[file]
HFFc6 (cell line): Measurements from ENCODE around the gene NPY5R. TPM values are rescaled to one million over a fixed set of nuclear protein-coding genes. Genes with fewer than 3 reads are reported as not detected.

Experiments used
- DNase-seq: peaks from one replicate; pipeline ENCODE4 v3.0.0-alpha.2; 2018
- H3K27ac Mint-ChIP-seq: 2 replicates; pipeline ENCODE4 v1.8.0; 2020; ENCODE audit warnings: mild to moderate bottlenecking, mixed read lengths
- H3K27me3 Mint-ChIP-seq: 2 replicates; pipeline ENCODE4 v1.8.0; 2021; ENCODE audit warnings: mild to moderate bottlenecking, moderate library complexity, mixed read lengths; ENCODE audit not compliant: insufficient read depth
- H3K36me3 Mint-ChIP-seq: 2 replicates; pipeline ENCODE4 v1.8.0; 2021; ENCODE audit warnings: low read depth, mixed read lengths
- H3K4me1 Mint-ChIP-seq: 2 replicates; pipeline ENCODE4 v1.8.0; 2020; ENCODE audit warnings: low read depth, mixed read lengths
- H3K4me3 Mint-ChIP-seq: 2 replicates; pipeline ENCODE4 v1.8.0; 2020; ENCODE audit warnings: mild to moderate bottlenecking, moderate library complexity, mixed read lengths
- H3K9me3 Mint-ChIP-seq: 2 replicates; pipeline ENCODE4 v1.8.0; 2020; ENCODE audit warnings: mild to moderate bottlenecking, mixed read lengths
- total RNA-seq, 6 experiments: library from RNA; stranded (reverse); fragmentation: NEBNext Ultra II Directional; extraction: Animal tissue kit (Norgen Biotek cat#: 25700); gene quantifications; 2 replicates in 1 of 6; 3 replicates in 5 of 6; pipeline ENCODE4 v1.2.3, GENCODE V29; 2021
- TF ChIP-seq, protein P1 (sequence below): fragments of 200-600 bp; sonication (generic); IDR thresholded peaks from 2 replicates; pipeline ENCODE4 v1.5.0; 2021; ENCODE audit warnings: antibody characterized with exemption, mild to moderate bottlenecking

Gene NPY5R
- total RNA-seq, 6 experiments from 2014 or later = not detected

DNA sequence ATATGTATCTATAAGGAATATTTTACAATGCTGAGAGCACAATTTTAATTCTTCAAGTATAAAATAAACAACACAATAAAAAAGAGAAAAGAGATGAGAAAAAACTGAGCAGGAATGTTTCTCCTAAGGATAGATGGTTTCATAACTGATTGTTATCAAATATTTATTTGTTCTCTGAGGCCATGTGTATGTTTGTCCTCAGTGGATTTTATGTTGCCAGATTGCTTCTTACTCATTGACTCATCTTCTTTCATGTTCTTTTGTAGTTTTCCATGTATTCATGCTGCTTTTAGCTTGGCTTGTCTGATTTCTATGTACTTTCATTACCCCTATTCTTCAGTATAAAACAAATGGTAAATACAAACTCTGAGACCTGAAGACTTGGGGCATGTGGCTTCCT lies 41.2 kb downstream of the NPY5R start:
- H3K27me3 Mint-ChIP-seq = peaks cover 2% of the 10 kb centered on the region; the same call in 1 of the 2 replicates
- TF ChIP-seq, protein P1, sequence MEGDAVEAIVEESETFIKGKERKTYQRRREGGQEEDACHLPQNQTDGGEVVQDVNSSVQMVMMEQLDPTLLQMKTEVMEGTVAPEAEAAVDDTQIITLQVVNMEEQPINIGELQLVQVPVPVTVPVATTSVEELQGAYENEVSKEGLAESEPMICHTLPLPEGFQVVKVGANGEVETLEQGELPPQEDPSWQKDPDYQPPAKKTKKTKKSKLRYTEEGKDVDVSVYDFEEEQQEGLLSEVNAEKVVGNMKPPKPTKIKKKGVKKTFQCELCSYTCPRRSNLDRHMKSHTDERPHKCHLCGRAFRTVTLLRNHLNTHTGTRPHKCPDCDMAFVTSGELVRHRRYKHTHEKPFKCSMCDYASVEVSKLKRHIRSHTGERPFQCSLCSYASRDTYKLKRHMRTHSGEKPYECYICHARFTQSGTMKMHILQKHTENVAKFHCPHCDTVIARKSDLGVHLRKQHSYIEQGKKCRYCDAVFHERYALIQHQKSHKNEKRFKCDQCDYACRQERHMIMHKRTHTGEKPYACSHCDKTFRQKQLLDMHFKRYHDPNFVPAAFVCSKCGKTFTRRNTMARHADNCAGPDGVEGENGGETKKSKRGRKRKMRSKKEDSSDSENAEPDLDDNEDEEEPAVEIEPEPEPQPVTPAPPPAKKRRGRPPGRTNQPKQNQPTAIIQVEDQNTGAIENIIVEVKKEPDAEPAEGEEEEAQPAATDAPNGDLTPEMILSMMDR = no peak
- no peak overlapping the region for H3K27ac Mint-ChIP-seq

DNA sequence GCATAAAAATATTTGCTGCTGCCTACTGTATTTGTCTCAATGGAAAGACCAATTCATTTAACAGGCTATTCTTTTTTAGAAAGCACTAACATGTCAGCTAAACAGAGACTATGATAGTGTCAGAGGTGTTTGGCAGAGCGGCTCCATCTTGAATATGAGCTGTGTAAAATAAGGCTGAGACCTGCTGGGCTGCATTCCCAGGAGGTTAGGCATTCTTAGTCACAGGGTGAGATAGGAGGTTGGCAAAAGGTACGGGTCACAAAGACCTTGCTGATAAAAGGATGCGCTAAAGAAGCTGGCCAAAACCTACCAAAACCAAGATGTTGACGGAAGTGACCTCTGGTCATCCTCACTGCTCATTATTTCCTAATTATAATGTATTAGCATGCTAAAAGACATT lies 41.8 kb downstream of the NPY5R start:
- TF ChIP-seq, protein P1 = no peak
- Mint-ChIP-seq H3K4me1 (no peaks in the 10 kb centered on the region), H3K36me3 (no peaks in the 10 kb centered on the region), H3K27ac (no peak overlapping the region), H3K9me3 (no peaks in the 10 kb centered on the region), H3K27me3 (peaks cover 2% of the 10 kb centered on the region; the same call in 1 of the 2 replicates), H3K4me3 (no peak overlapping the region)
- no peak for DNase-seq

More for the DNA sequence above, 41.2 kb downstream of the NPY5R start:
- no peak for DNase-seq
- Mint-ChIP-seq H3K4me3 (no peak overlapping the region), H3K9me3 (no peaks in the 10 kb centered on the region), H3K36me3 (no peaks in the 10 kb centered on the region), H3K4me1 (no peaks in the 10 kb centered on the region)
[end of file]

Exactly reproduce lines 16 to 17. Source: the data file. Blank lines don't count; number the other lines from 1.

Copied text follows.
- TF ChIP-seq, protein P1, sequence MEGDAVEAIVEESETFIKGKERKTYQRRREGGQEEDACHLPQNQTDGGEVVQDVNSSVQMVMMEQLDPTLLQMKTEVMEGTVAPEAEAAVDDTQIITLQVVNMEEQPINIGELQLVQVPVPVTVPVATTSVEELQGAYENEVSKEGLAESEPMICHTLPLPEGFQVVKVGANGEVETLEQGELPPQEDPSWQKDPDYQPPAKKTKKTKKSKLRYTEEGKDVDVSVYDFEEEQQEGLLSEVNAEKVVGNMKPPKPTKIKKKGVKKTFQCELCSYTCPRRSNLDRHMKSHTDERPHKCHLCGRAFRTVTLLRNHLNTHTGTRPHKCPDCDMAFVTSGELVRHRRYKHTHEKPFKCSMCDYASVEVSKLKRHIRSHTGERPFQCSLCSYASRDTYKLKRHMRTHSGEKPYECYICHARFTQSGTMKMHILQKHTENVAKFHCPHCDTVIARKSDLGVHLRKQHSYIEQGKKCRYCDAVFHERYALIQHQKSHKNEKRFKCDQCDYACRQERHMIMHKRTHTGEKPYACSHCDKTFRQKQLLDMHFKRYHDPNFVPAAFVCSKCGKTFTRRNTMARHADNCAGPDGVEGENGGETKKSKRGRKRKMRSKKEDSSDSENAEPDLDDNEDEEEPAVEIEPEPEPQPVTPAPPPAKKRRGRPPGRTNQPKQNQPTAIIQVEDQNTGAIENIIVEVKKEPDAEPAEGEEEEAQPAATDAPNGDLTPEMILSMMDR = no peak
- no peak overlapping the region for H3K27ac Mint-ChIP-seq